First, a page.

I loved Beyoncé until she gave me Lemonade.


My blog is safe space; a judgement free, analytical, expressive place for writing. Thus, I invite you to come, read, and question what I say in a manner that is fueled by curiosity not judgement.

I’d like to believe that in my short time inhabiting this sphere full of complexities, of which we call earth, that I have surrounded myself with some of the most resilient and knowledgeable women of our life time.

Now, many of these women I have not yet met in person. But through literature, performing arts, education, and politics, I believe that in my short time living, I’ve made a deep connection to these women and their sabiduría has shaped who I am today.

In high school I became a very strong fan of Beyoncé and what she represent to young women. Her demeanor was like no other. To me she represented what it meant to be a woman of power. She has fame and fortune, all while being very much in tune with her spirituality and life ambitions. She was controversial but in manner that sparked social enlightenment. She was sexy but in a manner that demonstrated elegance. At some point I recall myself referring to her as a God.

 Recently, I sat down and had some Lemonade with her. That’s when it all changed.

She deliver a performance full of vigorous emotion; the kind that can that ignite fires from a distance, shatter windows with a bat, and bend so far backwards that your soul no longer stands up straight the same way.

I was left in Awe. But the lemonade left a sour taste in my mouth. Something felt off. And that’s when I began to notice something.

Beyoncé’s previous self titled album sparked lots of controversy for being so sexually expressive and empowering for women. This album then became the poster child for the mainstream feminist movement; uplifting every neglected woman while bashing on the male race. And as her success began to rise, we also publicly saw the downfall of her marriage, which is rumored to be the inspiration of this new album.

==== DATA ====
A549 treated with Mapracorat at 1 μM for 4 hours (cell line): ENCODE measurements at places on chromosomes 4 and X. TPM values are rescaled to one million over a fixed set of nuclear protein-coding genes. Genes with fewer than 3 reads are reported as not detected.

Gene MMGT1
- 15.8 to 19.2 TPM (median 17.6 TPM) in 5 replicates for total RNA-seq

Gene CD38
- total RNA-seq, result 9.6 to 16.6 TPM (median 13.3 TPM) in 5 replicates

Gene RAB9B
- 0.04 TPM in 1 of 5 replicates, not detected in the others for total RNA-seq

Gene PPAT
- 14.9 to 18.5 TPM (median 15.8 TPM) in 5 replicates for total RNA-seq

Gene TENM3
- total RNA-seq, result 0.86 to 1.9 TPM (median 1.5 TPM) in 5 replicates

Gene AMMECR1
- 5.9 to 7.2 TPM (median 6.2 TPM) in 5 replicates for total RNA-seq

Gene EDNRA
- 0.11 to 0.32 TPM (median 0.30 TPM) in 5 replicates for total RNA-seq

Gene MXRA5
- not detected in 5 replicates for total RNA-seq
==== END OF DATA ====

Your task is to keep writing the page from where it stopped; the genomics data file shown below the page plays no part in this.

Beyoncé highlights a very important aspect of womanhood that is under looked by her mainstream feminist tone. She speaks about the troubles of accountability inside a marriage and the traumatizing effects it has on the family. While throwing heavy shade to her husband’s infidelity, Beyoncé repetitively gives the comparison between her present and her past, as she conveys the parallels between her mother’s marriage and her own. In addition, the visual album also delivers a deeper examination on the correlation between the neglect of the color woman and the abundance of the role model figure for color man.

Although her intention was pure, due to her mainstream feminist tone, her message was skewed and under minded. Beyoncé had the potential to use this album to demonstrate the other side of feminism and could have taken the time to show that womanhood is self definitive. Yet, instead she did what every other artist now in days does; she sold out. 

She contradicted herself multiple time by showing both love and hate for the men who have done her and other women wrongly. And in doing so she highly sexualized herself to seem apathetic of the wrong doings of others, which portrays a false belief that self healing is process of ego. And she specified the circumstances discussed in her visual album to being only for “black women” instead of acknowledging the fact that all women face these types of hardships and all women deserve to heal and feel empowered.

Although I still value the wisdom Beyoncé has shared with me in the past, I will, for my own personal taste, this lemonade was a little too bitter.